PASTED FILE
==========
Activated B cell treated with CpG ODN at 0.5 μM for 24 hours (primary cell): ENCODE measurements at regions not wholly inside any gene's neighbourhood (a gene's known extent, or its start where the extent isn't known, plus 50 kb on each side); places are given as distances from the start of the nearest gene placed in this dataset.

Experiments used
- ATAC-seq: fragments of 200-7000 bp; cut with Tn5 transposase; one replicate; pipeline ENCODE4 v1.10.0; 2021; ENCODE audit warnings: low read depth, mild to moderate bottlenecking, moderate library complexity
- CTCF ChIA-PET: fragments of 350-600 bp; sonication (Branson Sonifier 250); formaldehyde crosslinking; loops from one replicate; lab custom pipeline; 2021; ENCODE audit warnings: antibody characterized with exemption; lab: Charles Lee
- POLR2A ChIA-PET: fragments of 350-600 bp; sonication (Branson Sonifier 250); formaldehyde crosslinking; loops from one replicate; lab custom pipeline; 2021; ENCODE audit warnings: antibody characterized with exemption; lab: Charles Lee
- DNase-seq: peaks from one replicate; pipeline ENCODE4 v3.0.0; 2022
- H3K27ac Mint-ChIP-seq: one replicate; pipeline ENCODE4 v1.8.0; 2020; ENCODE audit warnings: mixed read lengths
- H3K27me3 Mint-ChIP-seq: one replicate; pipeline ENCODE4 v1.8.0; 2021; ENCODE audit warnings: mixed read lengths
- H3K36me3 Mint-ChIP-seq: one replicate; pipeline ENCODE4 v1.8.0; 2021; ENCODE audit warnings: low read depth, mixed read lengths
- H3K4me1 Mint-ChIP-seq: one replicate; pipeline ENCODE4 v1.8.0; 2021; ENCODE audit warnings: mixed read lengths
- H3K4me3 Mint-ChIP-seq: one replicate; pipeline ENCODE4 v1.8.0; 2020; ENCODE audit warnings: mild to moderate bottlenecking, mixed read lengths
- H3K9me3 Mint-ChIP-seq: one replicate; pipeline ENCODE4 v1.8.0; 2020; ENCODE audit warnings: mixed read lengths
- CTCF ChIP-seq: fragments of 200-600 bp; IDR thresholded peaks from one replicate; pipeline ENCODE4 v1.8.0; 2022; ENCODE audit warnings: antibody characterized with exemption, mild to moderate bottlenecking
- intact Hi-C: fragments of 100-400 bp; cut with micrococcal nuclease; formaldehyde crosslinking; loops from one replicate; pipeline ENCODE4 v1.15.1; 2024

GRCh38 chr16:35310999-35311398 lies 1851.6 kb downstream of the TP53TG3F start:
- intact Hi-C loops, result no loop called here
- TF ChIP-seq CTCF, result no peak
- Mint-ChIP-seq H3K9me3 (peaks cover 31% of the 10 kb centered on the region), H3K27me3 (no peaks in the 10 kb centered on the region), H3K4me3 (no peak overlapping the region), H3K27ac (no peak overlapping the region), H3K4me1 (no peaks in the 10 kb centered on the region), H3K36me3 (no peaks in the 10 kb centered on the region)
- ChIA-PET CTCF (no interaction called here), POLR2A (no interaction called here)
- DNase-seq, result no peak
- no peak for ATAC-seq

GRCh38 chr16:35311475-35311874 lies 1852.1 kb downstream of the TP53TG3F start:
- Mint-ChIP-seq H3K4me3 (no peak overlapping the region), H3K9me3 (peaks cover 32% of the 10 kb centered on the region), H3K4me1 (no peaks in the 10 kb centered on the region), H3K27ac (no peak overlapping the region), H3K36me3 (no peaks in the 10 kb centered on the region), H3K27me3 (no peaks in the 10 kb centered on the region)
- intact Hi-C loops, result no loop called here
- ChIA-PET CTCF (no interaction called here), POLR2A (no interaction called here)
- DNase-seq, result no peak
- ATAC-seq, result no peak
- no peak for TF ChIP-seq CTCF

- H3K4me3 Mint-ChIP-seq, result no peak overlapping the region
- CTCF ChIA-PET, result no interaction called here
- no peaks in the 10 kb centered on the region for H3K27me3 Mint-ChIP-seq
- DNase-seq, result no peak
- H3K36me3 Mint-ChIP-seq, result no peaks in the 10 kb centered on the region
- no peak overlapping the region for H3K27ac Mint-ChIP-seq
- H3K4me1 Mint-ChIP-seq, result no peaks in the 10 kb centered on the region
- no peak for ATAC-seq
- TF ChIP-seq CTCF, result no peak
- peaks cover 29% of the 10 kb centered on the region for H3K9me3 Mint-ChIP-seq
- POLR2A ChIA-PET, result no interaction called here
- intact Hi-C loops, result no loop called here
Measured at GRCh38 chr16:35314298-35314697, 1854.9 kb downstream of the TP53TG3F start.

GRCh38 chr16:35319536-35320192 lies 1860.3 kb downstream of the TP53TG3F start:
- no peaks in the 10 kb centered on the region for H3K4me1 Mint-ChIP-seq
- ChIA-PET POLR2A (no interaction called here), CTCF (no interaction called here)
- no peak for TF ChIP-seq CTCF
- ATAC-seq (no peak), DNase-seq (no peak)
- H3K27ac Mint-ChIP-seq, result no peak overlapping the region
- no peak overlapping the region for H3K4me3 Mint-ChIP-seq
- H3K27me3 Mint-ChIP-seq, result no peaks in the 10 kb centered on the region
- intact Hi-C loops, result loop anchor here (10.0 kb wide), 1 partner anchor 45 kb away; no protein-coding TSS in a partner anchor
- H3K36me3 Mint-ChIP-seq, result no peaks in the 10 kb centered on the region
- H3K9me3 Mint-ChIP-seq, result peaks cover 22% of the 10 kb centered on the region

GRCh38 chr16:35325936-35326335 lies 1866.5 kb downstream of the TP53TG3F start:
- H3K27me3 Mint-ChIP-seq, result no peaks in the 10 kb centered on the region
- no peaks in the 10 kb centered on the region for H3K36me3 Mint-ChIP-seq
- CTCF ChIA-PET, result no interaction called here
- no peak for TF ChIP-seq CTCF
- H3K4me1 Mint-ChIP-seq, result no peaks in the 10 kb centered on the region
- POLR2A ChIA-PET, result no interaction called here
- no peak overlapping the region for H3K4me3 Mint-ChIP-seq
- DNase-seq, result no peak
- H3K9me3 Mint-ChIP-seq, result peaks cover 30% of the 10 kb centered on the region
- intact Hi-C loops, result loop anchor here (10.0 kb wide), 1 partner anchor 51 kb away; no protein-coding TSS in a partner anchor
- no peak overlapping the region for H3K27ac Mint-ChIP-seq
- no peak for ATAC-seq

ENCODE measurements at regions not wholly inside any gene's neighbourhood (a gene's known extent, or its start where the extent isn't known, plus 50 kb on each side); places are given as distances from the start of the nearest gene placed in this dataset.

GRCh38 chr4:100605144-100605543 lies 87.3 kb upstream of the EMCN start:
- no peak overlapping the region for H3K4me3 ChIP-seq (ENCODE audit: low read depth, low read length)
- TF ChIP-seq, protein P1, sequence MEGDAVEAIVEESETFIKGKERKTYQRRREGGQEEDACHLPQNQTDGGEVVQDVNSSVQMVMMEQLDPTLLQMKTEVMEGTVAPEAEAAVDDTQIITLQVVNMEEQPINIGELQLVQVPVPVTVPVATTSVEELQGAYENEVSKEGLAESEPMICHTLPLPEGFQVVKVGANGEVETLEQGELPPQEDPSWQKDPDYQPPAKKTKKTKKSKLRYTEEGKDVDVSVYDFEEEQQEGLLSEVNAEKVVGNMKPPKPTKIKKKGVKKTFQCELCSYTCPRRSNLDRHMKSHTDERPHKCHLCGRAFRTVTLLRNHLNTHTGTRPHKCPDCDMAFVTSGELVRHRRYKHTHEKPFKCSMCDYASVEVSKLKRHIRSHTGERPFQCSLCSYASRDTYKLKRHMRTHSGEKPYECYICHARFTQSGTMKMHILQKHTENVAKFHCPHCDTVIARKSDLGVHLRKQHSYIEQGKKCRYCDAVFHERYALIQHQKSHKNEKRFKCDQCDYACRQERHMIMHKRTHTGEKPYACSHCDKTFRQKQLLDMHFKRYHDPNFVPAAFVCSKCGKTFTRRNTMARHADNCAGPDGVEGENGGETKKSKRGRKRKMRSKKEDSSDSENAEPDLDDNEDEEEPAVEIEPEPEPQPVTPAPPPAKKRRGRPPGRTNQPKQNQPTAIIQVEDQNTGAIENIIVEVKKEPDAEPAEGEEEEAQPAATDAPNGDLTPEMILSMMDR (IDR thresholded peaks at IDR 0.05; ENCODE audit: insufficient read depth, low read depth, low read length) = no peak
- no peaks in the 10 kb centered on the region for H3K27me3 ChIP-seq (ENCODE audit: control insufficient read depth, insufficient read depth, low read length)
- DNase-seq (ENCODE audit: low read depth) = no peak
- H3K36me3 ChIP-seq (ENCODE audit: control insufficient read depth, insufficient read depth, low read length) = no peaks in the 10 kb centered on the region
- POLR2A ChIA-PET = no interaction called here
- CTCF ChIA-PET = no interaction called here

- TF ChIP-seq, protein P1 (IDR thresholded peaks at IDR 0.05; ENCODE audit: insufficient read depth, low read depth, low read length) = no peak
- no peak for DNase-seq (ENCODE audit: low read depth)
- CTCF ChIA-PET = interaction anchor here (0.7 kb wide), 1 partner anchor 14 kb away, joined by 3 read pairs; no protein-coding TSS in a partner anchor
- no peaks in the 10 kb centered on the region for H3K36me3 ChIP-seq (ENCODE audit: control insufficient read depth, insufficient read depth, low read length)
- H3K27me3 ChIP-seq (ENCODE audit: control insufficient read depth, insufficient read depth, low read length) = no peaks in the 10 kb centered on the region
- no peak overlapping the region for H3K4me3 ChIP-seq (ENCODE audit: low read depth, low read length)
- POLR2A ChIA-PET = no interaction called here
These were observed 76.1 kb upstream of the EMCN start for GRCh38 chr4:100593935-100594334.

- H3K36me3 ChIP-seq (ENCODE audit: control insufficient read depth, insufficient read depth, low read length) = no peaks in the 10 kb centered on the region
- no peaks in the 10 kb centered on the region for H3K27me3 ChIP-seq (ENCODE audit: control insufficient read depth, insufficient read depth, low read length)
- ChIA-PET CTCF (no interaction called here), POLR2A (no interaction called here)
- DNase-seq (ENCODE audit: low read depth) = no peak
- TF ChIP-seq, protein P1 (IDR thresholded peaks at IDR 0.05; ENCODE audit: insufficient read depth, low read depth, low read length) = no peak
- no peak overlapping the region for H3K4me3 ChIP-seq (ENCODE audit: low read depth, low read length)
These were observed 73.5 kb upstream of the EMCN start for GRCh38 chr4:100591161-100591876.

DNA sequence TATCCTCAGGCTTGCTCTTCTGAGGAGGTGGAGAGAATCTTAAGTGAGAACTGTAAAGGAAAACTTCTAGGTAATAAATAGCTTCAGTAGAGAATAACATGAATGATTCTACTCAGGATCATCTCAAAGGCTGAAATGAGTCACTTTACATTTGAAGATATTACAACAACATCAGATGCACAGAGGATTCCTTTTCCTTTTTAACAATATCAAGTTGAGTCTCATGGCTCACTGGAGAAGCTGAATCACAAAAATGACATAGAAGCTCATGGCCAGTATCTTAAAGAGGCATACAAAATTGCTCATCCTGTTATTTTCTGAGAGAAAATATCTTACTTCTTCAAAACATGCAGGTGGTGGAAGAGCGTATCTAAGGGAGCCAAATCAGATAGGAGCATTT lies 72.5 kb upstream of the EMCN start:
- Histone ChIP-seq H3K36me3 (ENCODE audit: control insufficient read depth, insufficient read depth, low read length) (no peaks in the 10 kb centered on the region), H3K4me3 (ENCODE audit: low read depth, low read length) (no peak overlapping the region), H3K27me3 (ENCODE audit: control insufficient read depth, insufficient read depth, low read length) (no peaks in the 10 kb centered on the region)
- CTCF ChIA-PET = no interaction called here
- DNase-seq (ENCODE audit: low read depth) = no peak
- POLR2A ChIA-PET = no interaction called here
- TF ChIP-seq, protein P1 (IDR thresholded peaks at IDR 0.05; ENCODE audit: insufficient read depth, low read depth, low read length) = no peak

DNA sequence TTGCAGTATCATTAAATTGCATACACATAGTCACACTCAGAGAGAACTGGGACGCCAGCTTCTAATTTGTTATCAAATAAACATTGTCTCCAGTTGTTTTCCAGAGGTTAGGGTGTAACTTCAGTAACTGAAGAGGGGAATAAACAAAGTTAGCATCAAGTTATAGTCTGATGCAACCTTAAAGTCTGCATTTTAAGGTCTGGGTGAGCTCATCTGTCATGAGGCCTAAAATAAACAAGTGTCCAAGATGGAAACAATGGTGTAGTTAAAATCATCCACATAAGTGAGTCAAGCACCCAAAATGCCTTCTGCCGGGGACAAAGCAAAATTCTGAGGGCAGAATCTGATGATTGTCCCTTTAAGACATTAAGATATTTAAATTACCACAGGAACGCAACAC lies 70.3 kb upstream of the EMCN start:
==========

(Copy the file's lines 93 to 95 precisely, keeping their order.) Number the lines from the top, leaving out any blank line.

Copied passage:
- DNase-seq (ENCODE audit: low read depth) = no peak
- POLR2A ChIA-PET = no interaction called here
- TF ChIP-seq, protein P1 (IDR thresholded peaks at IDR 0.05; ENCODE audit: insufficient read depth, low read depth, low read length) = no peak